3 Key Contributors to Software Development’s Demand for Speed | TechWell

3 Key Contributors to Software Development’s Demand for Speed

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Sure, product quality is essential, but speed might be even more important in our agile world. The amount of pressure that IT organizations are under to accelerate product delivery continues to increase each and every year, and while development has always felt like a race against time, we’ve entered a new, even faster phase.

Why, though? That’s a question we don’t often ask enough. We throw around terms like “agile” or “DevOps” and consider that a good enough answer for the demand for speed, but there are three major factors outlined by Mark Levy, the director of strategy at Micro Focus, that call for greater development speed.

  • First, Levy points to the customer. Your users feel more empowered and savvy than ever, and with the adoption of consumer technologies that are intuitive and poweful, they won’t settle for anything below their expectations. Because of this, new software has to arrive faster and faster to keep up with what people expect.
  • Next, it’s important to keep pace with your competitors, who also feel the need to deliver software faster for their own users. As Levy notes, “Firms that use software to disrupt established markets can move faster than traditional hardware or people-based businesses. Battles are already being waged across many industries between incumbents and software-powered companies.” Because of this, developers need to innovate, and they need to innovate fast.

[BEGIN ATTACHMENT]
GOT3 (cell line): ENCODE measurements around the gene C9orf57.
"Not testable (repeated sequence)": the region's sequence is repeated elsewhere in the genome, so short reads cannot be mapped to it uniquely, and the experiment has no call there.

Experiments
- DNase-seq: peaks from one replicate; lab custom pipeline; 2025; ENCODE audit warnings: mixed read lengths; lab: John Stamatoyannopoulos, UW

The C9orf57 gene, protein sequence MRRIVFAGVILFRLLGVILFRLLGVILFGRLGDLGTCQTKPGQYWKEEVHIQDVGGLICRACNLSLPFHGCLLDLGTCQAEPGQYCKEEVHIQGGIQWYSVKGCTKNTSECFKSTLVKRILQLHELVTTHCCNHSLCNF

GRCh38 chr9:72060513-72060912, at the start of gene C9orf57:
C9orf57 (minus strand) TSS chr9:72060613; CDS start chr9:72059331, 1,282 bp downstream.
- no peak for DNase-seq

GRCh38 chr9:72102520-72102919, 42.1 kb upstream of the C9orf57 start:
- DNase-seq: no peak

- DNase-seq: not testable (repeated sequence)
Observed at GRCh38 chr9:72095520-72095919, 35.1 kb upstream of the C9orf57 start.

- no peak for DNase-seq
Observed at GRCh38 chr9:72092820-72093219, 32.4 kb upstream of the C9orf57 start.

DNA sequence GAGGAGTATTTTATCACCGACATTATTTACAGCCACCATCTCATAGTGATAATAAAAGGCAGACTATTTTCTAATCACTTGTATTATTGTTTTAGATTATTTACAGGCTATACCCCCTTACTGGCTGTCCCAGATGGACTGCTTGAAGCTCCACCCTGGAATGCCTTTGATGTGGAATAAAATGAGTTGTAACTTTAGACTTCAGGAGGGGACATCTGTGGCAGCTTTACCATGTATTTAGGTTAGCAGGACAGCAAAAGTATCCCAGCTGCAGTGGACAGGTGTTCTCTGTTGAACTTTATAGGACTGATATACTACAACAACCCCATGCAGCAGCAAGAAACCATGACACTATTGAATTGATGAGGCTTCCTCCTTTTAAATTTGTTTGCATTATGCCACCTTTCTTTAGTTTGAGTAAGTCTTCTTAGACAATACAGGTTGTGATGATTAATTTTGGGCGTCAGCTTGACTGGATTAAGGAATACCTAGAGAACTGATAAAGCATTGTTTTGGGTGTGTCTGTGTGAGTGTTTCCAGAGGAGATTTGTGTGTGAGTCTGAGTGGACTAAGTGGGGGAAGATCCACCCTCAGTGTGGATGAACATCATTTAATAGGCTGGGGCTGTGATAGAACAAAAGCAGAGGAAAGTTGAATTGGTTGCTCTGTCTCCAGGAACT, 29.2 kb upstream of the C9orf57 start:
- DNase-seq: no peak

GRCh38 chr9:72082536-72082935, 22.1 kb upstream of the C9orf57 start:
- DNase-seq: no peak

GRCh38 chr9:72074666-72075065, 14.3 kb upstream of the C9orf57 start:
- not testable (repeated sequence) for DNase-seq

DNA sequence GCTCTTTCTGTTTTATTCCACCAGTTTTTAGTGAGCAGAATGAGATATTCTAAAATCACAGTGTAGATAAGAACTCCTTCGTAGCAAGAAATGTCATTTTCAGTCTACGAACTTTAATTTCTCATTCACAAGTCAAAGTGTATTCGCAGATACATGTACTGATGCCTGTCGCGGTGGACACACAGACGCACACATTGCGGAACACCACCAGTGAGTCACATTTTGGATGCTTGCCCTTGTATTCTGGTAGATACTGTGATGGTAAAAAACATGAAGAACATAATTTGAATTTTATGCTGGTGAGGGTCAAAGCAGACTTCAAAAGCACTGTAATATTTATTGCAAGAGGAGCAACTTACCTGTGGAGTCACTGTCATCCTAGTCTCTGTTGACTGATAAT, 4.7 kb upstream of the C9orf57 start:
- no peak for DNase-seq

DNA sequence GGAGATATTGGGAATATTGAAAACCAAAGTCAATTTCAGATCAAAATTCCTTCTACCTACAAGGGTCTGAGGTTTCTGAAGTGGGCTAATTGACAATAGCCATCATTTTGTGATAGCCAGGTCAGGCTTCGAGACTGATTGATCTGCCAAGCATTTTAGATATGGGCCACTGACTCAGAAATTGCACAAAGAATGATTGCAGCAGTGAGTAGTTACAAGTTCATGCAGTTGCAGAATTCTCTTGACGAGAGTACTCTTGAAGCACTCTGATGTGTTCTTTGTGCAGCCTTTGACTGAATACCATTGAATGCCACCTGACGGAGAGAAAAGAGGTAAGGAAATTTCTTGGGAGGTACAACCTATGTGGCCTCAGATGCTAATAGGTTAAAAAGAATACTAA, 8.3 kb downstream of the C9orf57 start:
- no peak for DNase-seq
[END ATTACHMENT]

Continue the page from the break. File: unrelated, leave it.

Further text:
• Lastly, it’s important to note that in most ways, software success runs parallel to business success. Businesses need to evolve year over year, so the digital products and services associated with it must follow suit. That means development teams need to speed things up to support the growth of the overall business.

Of course, if you can’t match quality with your increased speed, the process falls apart. But according to Levy, you shouldn’t have to choose just speed or just quality when it comes to modern software—both are simultaneously achievable.

“As far as the ‘speed vs. quality’ trade-off, with modern software practices, you should not have to make a choice,” he explained to StickyMinds. “By automating and building quality into your development and delivery process and ‘shifting left’ your testing, speed increases and quality improves. DevOps has proven that speed and quality are not mutually exclusive.”

Your software development should be fast. It should also be consistently good. But maybe most importantly, your product should not only meet customer expectations, but exceed them.

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